High Intensity Circuit Training Workout That Blasts Fat in Seven Minutes?
Looking for a quick yet efficient total body workout that burns fat, builds strength and blasts calories? All in 7 minutes? Too good to be true? Maybe not. Regular aerobic and resistance training are two of the most important strategies Coastal Fitness Personal trainers suggest to their clients. For either of these exercise strategies to be practical and applicable to the time-constrained client, they must be safe, effective, and efficient. As many individuals frequently travel, the program also must be able to be performed anywhere, without special equipment. HICT and other forms of short intensity training makes exercise possible for anyone with a full plate. (Pun intended).
HICT is not a new concept, but it is growing in popularity because of its efficiency and practicality for a time-constrained society. The combination of aerobic and resistance training in a high-intensity, Limited-rest design can deliver numerous health benefits in much less time than traditional programs. HICT can be a fast and efficient way to lose excess body weight and body fat. The incorporated resistance training contributes significantly to the amount of fat burned during a workout. When resistance training exercises using multiple large muscles are used with very little rest between sets, they can elicit aerobic and metabolic benefits. Research has found that these metabolic benefits can be present for up to 72 hours after a high-intensity exercise bout has been completed. (ACSM, 2013).
Exercises in a HICT circuit should be placed in an order that allows for opposing muscle groups to alternate between resting and working. For example, a push-up (upper body) station would be followed by a squat (lower body) station. While the participant is performing push-ups, the lower body is not being used significantly and can somewhat recover. This allows for the lower body to have sufficient energy to perform squats with proper form and technique and at adequate higher intensity to burn more calories and blast fat.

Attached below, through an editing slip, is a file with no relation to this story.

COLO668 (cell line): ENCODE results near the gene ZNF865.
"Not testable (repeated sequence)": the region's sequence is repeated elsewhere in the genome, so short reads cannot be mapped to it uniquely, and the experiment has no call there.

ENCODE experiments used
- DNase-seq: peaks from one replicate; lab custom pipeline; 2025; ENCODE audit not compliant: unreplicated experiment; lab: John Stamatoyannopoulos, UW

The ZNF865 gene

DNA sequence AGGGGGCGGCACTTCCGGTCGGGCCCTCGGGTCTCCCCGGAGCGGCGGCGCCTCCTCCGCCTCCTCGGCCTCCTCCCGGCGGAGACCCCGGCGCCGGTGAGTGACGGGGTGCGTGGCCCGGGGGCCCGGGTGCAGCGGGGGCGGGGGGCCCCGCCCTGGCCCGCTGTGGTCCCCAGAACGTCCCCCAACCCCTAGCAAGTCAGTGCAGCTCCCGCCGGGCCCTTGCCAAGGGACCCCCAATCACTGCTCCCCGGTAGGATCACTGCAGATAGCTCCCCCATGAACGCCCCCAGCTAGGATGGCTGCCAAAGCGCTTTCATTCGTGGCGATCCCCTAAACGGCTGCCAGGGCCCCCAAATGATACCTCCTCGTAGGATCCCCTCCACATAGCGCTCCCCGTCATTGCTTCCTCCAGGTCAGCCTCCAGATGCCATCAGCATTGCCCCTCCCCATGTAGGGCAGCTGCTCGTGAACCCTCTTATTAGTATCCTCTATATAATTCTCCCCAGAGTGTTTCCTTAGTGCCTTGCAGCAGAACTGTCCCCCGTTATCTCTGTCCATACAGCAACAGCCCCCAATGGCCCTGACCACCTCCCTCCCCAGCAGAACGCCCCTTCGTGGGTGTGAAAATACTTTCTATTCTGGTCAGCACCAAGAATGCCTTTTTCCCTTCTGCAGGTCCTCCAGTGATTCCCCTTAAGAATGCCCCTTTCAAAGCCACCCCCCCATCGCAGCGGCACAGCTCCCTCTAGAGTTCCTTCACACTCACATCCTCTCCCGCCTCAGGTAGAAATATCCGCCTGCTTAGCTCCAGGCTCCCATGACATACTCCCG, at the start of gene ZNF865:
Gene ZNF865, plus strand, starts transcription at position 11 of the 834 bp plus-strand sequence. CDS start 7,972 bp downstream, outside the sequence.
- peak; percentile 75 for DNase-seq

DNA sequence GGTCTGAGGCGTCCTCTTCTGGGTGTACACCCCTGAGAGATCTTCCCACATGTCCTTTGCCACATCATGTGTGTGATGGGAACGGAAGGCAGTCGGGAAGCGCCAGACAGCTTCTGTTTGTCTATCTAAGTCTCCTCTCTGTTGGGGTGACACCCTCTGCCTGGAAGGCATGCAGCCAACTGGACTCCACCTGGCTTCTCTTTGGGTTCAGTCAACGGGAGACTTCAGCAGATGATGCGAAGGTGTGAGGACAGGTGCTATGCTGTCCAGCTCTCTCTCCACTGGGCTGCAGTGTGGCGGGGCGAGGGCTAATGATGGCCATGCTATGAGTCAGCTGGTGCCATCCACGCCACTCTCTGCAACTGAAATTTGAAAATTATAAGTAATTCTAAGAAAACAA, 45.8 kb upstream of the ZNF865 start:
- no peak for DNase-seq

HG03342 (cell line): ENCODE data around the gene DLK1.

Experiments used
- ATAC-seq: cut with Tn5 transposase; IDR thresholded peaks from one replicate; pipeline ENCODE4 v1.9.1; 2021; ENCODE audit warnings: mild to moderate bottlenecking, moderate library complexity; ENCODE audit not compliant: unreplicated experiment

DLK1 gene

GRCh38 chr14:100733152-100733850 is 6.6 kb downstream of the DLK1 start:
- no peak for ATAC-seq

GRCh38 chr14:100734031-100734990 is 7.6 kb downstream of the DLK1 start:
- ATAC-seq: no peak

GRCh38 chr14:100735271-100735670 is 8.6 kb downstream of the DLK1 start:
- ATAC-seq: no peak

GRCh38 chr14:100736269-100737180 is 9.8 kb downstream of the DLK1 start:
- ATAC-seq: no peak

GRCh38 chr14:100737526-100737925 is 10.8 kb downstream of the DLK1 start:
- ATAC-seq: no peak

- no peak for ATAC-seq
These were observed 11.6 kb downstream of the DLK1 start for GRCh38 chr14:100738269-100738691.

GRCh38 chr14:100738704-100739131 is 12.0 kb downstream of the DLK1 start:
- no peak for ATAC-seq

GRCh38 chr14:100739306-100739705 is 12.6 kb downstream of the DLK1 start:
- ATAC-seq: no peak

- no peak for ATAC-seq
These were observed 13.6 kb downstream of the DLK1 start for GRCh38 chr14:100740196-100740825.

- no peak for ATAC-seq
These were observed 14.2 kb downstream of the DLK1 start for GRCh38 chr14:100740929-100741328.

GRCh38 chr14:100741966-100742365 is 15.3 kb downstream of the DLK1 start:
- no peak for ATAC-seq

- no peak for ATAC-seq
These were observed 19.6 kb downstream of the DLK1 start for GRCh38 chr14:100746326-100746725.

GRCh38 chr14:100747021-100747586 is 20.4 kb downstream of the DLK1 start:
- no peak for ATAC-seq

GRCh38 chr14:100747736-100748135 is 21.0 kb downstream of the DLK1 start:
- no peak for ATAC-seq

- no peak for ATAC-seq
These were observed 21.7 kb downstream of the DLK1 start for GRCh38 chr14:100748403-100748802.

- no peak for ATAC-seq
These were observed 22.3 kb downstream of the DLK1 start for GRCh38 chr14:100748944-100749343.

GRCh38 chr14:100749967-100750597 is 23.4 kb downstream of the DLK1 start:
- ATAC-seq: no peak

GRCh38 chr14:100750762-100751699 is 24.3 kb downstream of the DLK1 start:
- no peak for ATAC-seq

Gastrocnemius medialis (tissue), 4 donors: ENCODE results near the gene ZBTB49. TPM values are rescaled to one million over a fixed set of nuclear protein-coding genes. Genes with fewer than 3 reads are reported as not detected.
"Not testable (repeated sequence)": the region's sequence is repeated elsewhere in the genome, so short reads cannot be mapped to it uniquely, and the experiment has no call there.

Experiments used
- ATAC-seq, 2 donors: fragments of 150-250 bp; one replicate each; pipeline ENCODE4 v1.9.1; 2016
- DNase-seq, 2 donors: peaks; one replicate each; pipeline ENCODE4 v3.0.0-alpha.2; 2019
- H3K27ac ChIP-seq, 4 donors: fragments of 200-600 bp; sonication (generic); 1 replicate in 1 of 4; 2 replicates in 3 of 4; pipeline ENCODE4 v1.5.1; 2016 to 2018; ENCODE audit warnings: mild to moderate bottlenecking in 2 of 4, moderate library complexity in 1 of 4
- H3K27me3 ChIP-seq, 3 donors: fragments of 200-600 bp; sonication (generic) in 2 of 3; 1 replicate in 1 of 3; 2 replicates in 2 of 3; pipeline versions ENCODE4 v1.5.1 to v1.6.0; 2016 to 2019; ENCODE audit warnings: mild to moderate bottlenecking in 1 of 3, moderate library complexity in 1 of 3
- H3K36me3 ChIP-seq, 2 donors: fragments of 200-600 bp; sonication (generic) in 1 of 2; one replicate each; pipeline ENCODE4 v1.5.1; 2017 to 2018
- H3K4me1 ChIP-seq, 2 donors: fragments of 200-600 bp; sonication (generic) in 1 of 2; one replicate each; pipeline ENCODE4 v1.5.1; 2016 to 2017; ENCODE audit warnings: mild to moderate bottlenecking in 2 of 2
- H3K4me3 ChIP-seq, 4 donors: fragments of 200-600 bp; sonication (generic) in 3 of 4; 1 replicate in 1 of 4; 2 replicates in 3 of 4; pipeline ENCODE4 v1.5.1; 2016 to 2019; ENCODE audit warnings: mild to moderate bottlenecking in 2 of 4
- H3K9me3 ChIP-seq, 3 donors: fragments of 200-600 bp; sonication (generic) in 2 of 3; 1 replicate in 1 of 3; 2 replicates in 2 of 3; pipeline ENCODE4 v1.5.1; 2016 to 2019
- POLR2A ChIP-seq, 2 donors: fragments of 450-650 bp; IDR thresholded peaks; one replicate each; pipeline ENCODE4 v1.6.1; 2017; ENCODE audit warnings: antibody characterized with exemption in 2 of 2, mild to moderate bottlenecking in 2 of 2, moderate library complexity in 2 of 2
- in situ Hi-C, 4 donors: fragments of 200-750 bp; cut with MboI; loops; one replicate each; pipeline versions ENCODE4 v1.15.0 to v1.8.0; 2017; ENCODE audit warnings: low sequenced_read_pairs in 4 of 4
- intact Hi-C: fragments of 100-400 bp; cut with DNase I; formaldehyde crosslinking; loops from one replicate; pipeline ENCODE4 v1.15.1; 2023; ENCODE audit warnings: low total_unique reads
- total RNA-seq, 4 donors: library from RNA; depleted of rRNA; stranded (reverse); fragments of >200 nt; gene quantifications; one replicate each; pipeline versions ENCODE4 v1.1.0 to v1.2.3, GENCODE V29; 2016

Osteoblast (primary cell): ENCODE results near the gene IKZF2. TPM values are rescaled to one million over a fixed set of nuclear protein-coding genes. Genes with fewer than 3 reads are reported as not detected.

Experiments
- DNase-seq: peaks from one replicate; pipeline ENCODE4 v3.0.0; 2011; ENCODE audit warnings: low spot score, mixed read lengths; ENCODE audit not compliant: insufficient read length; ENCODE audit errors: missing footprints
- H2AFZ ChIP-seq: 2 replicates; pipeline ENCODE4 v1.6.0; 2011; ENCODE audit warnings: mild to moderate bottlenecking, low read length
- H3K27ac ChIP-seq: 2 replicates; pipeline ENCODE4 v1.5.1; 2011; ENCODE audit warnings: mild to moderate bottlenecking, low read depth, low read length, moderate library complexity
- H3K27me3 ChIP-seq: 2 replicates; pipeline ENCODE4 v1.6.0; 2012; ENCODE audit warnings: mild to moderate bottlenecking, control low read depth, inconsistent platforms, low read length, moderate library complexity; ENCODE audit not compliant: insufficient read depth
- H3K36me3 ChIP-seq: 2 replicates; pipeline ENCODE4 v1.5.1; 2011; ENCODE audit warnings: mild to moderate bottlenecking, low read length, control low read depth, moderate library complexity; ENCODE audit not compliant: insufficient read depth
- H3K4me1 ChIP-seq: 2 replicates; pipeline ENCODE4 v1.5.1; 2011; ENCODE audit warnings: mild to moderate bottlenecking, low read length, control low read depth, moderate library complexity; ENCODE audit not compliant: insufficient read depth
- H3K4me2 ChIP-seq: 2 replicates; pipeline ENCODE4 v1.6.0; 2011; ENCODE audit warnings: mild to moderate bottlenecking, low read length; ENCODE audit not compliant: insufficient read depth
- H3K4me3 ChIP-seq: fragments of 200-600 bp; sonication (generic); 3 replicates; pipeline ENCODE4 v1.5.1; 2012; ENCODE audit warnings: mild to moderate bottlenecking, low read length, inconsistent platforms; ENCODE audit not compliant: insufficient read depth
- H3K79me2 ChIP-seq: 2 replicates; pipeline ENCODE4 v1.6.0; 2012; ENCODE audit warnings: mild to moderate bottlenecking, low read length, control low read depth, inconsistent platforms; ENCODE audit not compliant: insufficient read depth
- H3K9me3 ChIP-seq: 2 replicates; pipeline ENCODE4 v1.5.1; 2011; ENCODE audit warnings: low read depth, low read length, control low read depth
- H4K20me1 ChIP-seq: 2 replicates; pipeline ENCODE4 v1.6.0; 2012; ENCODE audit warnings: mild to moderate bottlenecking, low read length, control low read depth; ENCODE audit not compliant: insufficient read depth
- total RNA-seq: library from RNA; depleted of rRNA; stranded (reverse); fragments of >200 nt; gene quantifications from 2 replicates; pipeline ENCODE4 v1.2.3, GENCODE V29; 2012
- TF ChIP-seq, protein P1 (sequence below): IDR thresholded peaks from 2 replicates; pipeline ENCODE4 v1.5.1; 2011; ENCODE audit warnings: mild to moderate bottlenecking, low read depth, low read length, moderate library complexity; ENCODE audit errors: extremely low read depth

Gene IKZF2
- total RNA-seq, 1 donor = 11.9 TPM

If a particular exercise creates a significant increase in heart rate or intensity demand (usually dynamic exercises incorporating the lower body or whole body), the next exercise functions to decrease heart rate or intensity slightly. For example, a stationary plank or abdominal crunches may follow jumping squats.
The objective is to allow for a series of exercises to be performed in quick succession — using proper form and technique — and at high intensity with minimal rest between exercises. HICT increases “burn time” or the amount of time your body continues to burn fat after you have completed a workout.
Individual Exercise Bout Time
Generally, the longer the exercise duration, the lower the exercise intensity that can be accomplished. To maximize the metabolic impact of the exercise, time should be sufficient enough to allow for the proper execution of 15 to 20 repetitions of an exercise.
A 30-second exercise bout is adequate to allow for this because most participants are able to acquire and maintain appropriate intensity for 30 seconds. Participants can assess absolute intensity by monitoring their heart rate either manually or with a heart rate monitor during exercise. Choosing and Using a Heart Rate Monitor
Rest Between Exercise Bouts
When rest intervals are too long during HICT, it undermines the purpose of the high-intesity protocol, which is to create maximal exercise intensity in minimal time. Overall, the objective is for incomplete recovery between exercises. The recommended rest time between body weight exercises is therefore 10-15 seconds.
Exercises are performed for 30 seconds, with 10 seconds of transition time between bouts. Total time for the entire circuit workout is approximately 7 minutes. The circuit can be repeated 2 to 3 times. To help with timing try one of the many free workout apps like The Johnson & Johnson 7 Minute Workout available on Googleplay and iTunes.
- Jumping Jacks or Burpees Total body
- Wall Sit Lower body
- Push-up or Plank Climber Upper body
- Abdominal Crunch Core
- Step-Up onto chair or bench Total Body
- Squat Lower body
- Triceps Dip on chair or floor Upper body
- Heels to Heaven, lifting hips and legs towards ceiling Core
- High Knees/Running in place Total body
- Lunge (each side) Lower body
- Inch worm, walking out from standing position to plank into a push up and walking back to start Upper body
- Bicycle sit ups Core
Still Skeptical? Give yourself 7 minutes, hit the gym and see for yourself.